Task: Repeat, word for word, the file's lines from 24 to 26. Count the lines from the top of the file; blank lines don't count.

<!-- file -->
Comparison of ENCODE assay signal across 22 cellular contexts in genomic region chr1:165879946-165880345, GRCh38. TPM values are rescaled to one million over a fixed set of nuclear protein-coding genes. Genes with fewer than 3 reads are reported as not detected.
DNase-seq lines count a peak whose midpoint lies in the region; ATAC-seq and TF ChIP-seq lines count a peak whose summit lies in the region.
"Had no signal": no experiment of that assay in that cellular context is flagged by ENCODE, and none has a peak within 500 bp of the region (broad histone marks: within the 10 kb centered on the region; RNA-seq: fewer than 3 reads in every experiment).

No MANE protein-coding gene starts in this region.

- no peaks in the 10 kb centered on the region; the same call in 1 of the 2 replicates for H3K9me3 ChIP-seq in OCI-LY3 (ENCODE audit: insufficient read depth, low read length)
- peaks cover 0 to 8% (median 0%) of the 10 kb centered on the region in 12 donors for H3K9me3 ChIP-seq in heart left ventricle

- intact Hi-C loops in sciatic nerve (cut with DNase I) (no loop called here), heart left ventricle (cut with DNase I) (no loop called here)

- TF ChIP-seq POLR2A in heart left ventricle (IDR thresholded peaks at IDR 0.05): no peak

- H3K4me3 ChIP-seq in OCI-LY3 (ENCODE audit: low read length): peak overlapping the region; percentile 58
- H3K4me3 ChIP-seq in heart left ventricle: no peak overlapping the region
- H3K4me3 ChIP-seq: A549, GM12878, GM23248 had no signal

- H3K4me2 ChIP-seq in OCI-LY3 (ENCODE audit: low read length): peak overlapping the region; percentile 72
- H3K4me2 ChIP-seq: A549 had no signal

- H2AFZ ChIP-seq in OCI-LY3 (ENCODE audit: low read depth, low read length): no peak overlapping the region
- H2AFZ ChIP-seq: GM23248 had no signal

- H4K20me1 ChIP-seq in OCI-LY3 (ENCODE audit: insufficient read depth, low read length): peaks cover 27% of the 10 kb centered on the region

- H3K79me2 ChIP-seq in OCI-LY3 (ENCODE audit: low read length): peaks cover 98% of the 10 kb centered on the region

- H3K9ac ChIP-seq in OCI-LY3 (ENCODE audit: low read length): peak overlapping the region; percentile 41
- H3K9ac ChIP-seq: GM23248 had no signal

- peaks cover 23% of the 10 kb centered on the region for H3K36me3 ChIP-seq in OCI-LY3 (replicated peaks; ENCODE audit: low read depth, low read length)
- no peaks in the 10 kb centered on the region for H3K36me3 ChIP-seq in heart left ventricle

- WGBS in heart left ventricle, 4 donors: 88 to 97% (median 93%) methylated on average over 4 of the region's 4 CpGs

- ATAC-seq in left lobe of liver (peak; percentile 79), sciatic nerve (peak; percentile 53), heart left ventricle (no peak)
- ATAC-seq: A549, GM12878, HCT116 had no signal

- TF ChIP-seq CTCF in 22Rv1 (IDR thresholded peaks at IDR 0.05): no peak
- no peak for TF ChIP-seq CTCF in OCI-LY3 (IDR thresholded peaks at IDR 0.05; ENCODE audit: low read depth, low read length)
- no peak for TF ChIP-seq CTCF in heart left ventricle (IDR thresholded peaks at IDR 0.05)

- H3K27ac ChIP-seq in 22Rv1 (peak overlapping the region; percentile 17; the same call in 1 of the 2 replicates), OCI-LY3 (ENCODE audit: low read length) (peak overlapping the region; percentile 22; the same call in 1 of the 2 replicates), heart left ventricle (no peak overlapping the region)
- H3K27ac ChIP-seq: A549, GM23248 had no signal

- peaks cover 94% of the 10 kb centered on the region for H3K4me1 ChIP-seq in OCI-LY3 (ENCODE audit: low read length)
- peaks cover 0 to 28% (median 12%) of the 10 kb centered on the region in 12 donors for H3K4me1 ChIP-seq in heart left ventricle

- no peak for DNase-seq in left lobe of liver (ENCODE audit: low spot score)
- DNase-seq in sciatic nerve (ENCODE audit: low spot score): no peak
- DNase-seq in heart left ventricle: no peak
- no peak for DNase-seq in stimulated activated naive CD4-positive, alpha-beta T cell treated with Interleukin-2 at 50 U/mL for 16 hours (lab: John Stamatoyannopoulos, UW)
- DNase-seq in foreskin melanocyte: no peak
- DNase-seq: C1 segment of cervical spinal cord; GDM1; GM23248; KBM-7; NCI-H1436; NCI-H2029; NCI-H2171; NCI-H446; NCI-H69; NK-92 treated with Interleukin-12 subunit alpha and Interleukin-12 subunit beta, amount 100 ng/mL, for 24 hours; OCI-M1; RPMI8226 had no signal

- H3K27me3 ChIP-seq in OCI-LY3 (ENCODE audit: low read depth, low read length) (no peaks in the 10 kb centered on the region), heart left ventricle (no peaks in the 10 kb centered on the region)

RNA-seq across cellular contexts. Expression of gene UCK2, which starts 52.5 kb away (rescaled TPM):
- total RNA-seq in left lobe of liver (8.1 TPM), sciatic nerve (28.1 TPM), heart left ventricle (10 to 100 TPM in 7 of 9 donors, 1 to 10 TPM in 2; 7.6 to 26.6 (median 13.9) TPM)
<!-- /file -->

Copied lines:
- ATAC-seq: A549, GM12878, HCT116 had no signal

- TF ChIP-seq CTCF in 22Rv1 (IDR thresholded peaks at IDR 0.05): no peak
- no peak for TF ChIP-seq CTCF in OCI-LY3 (IDR thresholded peaks at IDR 0.05; ENCODE audit: low read depth, low read length)